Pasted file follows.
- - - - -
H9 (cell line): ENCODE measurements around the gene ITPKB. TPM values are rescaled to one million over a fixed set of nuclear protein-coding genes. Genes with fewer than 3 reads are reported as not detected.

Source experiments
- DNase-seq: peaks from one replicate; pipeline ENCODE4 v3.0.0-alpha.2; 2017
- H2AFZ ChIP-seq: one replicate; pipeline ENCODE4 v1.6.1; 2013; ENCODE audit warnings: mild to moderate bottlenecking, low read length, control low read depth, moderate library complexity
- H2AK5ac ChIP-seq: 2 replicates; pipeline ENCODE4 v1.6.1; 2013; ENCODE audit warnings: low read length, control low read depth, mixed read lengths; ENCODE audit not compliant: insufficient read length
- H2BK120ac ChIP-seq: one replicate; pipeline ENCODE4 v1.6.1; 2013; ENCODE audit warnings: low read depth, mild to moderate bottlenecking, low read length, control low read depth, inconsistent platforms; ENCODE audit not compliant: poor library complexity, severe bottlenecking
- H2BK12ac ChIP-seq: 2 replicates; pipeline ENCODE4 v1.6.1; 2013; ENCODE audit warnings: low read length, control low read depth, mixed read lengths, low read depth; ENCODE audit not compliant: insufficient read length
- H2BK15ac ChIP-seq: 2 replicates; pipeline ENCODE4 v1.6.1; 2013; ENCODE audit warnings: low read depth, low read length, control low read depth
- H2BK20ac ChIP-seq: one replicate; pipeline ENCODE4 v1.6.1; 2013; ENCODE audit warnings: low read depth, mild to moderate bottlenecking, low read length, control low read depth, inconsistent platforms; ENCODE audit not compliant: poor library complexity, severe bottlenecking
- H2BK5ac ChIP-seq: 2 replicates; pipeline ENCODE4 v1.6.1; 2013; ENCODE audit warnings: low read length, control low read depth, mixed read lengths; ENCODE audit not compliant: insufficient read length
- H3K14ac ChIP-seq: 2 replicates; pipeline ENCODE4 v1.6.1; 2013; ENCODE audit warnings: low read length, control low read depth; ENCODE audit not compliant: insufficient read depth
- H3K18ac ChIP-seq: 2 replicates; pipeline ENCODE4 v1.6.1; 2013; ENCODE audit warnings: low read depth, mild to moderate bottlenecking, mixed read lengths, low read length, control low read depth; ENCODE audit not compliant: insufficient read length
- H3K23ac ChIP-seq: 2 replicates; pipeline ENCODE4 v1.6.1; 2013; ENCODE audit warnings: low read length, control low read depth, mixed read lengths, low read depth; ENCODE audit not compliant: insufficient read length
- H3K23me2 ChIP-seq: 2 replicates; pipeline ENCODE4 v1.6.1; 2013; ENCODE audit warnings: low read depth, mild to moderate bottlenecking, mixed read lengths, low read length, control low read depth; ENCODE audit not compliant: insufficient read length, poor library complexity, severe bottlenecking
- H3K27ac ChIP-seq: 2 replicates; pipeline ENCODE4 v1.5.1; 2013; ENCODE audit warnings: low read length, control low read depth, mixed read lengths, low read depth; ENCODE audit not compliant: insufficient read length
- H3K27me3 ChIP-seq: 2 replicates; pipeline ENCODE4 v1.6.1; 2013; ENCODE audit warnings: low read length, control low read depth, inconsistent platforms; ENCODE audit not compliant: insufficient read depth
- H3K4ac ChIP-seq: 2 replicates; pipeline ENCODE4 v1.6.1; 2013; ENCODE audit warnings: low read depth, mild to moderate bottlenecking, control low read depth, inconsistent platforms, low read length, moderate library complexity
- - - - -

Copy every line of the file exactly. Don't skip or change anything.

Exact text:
H9 (cell line): ENCODE measurements around the gene ITPKB. TPM values are rescaled to one million over a fixed set of nuclear protein-coding genes. Genes with fewer than 3 reads are reported as not detected.

Source experiments
- DNase-seq: peaks from one replicate; pipeline ENCODE4 v3.0.0-alpha.2; 2017
- H2AFZ ChIP-seq: one replicate; pipeline ENCODE4 v1.6.1; 2013; ENCODE audit warnings: mild to moderate bottlenecking, low read length, control low read depth, moderate library complexity
- H2AK5ac ChIP-seq: 2 replicates; pipeline ENCODE4 v1.6.1; 2013; ENCODE audit warnings: low read length, control low read depth, mixed read lengths; ENCODE audit not compliant: insufficient read length
- H2BK120ac ChIP-seq: one replicate; pipeline ENCODE4 v1.6.1; 2013; ENCODE audit warnings: low read depth, mild to moderate bottlenecking, low read length, control low read depth, inconsistent platforms; ENCODE audit not compliant: poor library complexity, severe bottlenecking
- H2BK12ac ChIP-seq: 2 replicates; pipeline ENCODE4 v1.6.1; 2013; ENCODE audit warnings: low read length, control low read depth, mixed read lengths, low read depth; ENCODE audit not compliant: insufficient read length
- H2BK15ac ChIP-seq: 2 replicates; pipeline ENCODE4 v1.6.1; 2013; ENCODE audit warnings: low read depth, low read length, control low read depth
- H2BK20ac ChIP-seq: one replicate; pipeline ENCODE4 v1.6.1; 2013; ENCODE audit warnings: low read depth, mild to moderate bottlenecking, low read length, control low read depth, inconsistent platforms; ENCODE audit not compliant: poor library complexity, severe bottlenecking
- H2BK5ac ChIP-seq: 2 replicates; pipeline ENCODE4 v1.6.1; 2013; ENCODE audit warnings: low read length, control low read depth, mixed read lengths; ENCODE audit not compliant: insufficient read length
- H3K14ac ChIP-seq: 2 replicates; pipeline ENCODE4 v1.6.1; 2013; ENCODE audit warnings: low read length, control low read depth; ENCODE audit not compliant: insufficient read depth
- H3K18ac ChIP-seq: 2 replicates; pipeline ENCODE4 v1.6.1; 2013; ENCODE audit warnings: low read depth, mild to moderate bottlenecking, mixed read lengths, low read length, control low read depth; ENCODE audit not compliant: insufficient read length
- H3K23ac ChIP-seq: 2 replicates; pipeline ENCODE4 v1.6.1; 2013; ENCODE audit warnings: low read length, control low read depth, mixed read lengths, low read depth; ENCODE audit not compliant: insufficient read length
- H3K23me2 ChIP-seq: 2 replicates; pipeline ENCODE4 v1.6.1; 2013; ENCODE audit warnings: low read depth, mild to moderate bottlenecking, mixed read lengths, low read length, control low read depth; ENCODE audit not compliant: insufficient read length, poor library complexity, severe bottlenecking
- H3K27ac ChIP-seq: 2 replicates; pipeline ENCODE4 v1.5.1; 2013; ENCODE audit warnings: low read length, control low read depth, mixed read lengths, low read depth; ENCODE audit not compliant: insufficient read length
- H3K27me3 ChIP-seq: 2 replicates; pipeline ENCODE4 v1.6.1; 2013; ENCODE audit warnings: low read length, control low read depth, inconsistent platforms; ENCODE audit not compliant: insufficient read depth
- H3K4ac ChIP-seq: 2 replicates; pipeline ENCODE4 v1.6.1; 2013; ENCODE audit warnings: low read depth, mild to moderate bottlenecking, control low read depth, inconsistent platforms, low read length, moderate library complexity